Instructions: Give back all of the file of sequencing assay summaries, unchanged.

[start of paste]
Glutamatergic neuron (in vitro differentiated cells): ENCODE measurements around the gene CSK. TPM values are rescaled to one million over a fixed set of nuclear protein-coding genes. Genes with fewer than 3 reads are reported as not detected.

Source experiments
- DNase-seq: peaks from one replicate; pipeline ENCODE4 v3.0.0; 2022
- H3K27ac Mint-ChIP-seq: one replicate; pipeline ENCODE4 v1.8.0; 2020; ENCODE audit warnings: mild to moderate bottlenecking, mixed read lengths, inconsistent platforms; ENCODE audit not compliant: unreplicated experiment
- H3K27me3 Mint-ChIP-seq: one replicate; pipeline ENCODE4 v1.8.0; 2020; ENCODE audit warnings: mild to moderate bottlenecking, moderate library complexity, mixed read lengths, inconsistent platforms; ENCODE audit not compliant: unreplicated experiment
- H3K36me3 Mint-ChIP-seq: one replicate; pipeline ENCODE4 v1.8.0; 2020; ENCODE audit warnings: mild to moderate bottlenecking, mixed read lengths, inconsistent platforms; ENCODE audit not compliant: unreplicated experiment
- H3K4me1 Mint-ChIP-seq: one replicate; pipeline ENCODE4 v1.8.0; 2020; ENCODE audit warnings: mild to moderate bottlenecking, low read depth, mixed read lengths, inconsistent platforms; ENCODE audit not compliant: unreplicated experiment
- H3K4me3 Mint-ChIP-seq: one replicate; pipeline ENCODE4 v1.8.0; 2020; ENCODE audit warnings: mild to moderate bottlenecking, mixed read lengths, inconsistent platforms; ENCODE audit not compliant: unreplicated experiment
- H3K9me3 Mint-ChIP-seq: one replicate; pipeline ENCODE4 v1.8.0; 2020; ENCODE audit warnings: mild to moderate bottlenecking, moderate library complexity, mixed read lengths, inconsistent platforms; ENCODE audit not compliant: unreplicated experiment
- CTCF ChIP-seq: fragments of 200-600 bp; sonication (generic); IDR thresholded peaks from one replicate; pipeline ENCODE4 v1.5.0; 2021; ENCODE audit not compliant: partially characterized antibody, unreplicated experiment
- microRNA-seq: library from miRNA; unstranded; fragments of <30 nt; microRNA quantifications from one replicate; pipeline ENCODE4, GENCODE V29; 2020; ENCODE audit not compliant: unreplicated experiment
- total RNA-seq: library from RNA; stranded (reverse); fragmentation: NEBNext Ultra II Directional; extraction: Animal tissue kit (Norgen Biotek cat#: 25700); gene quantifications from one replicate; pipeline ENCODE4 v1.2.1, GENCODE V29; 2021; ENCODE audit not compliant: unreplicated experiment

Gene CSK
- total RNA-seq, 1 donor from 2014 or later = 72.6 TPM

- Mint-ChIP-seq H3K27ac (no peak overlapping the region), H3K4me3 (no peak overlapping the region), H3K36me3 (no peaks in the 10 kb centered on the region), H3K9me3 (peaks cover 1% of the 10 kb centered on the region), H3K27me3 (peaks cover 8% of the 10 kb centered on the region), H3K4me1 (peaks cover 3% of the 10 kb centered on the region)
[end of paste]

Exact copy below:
Glutamatergic neuron (in vitro differentiated cells): ENCODE measurements around the gene CSK. TPM values are rescaled to one million over a fixed set of nuclear protein-coding genes. Genes with fewer than 3 reads are reported as not detected.

Source experiments
- DNase-seq: peaks from one replicate; pipeline ENCODE4 v3.0.0; 2022
- H3K27ac Mint-ChIP-seq: one replicate; pipeline ENCODE4 v1.8.0; 2020; ENCODE audit warnings: mild to moderate bottlenecking, mixed read lengths, inconsistent platforms; ENCODE audit not compliant: unreplicated experiment
- H3K27me3 Mint-ChIP-seq: one replicate; pipeline ENCODE4 v1.8.0; 2020; ENCODE audit warnings: mild to moderate bottlenecking, moderate library complexity, mixed read lengths, inconsistent platforms; ENCODE audit not compliant: unreplicated experiment
- H3K36me3 Mint-ChIP-seq: one replicate; pipeline ENCODE4 v1.8.0; 2020; ENCODE audit warnings: mild to moderate bottlenecking, mixed read lengths, inconsistent platforms; ENCODE audit not compliant: unreplicated experiment
- H3K4me1 Mint-ChIP-seq: one replicate; pipeline ENCODE4 v1.8.0; 2020; ENCODE audit warnings: mild to moderate bottlenecking, low read depth, mixed read lengths, inconsistent platforms; ENCODE audit not compliant: unreplicated experiment
- H3K4me3 Mint-ChIP-seq: one replicate; pipeline ENCODE4 v1.8.0; 2020; ENCODE audit warnings: mild to moderate bottlenecking, mixed read lengths, inconsistent platforms; ENCODE audit not compliant: unreplicated experiment
- H3K9me3 Mint-ChIP-seq: one replicate; pipeline ENCODE4 v1.8.0; 2020; ENCODE audit warnings: mild to moderate bottlenecking, moderate library complexity, mixed read lengths, inconsistent platforms; ENCODE audit not compliant: unreplicated experiment
- CTCF ChIP-seq: fragments of 200-600 bp; sonication (generic); IDR thresholded peaks from one replicate; pipeline ENCODE4 v1.5.0; 2021; ENCODE audit not compliant: partially characterized antibody, unreplicated experiment
- microRNA-seq: library from miRNA; unstranded; fragments of <30 nt; microRNA quantifications from one replicate; pipeline ENCODE4, GENCODE V29; 2020; ENCODE audit not compliant: unreplicated experiment
- total RNA-seq: library from RNA; stranded (reverse); fragmentation: NEBNext Ultra II Directional; extraction: Animal tissue kit (Norgen Biotek cat#: 25700); gene quantifications from one replicate; pipeline ENCODE4 v1.2.1, GENCODE V29; 2021; ENCODE audit not compliant: unreplicated experiment

Gene CSK
- total RNA-seq, 1 donor from 2014 or later = 72.6 TPM

- Mint-ChIP-seq H3K27ac (no peak overlapping the region), H3K4me3 (no peak overlapping the region), H3K36me3 (no peaks in the 10 kb centered on the region), H3K9me3 (peaks cover 1% of the 10 kb centered on the region), H3K27me3 (peaks cover 8% of the 10 kb centered on the region), H3K4me1 (peaks cover 3% of the 10 kb centered on the region)